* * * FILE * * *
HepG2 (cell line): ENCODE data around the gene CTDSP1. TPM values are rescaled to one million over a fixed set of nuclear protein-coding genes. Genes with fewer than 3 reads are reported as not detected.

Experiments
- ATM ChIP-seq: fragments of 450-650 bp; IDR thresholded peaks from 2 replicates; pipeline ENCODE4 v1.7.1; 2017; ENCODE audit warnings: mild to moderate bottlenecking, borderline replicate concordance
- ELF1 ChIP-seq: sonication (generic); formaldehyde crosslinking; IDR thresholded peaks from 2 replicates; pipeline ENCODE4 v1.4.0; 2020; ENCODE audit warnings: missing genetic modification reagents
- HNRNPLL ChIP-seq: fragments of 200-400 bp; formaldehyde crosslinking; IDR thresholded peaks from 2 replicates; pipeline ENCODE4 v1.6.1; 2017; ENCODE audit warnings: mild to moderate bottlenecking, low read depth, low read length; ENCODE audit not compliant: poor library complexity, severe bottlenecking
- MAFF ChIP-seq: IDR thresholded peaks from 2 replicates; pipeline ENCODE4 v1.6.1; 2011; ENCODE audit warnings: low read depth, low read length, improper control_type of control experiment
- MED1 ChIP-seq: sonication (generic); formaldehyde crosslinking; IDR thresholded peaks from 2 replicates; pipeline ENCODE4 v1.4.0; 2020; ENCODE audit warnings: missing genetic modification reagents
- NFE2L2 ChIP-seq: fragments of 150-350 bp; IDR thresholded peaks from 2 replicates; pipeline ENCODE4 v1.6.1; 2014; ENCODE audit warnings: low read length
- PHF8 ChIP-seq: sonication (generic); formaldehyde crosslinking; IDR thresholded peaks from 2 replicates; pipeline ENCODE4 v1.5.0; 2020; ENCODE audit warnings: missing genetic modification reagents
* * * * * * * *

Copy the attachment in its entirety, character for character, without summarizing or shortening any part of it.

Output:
HepG2 (cell line): ENCODE data around the gene CTDSP1. TPM values are rescaled to one million over a fixed set of nuclear protein-coding genes. Genes with fewer than 3 reads are reported as not detected.

Experiments
- ATM ChIP-seq: fragments of 450-650 bp; IDR thresholded peaks from 2 replicates; pipeline ENCODE4 v1.7.1; 2017; ENCODE audit warnings: mild to moderate bottlenecking, borderline replicate concordance
- ELF1 ChIP-seq: sonication (generic); formaldehyde crosslinking; IDR thresholded peaks from 2 replicates; pipeline ENCODE4 v1.4.0; 2020; ENCODE audit warnings: missing genetic modification reagents
- HNRNPLL ChIP-seq: fragments of 200-400 bp; formaldehyde crosslinking; IDR thresholded peaks from 2 replicates; pipeline ENCODE4 v1.6.1; 2017; ENCODE audit warnings: mild to moderate bottlenecking, low read depth, low read length; ENCODE audit not compliant: poor library complexity, severe bottlenecking
- MAFF ChIP-seq: IDR thresholded peaks from 2 replicates; pipeline ENCODE4 v1.6.1; 2011; ENCODE audit warnings: low read depth, low read length, improper control_type of control experiment
- MED1 ChIP-seq: sonication (generic); formaldehyde crosslinking; IDR thresholded peaks from 2 replicates; pipeline ENCODE4 v1.4.0; 2020; ENCODE audit warnings: missing genetic modification reagents
- NFE2L2 ChIP-seq: fragments of 150-350 bp; IDR thresholded peaks from 2 replicates; pipeline ENCODE4 v1.6.1; 2014; ENCODE audit warnings: low read length
- PHF8 ChIP-seq: sonication (generic); formaldehyde crosslinking; IDR thresholded peaks from 2 replicates; pipeline ENCODE4 v1.5.0; 2020; ENCODE audit warnings: missing genetic modification reagents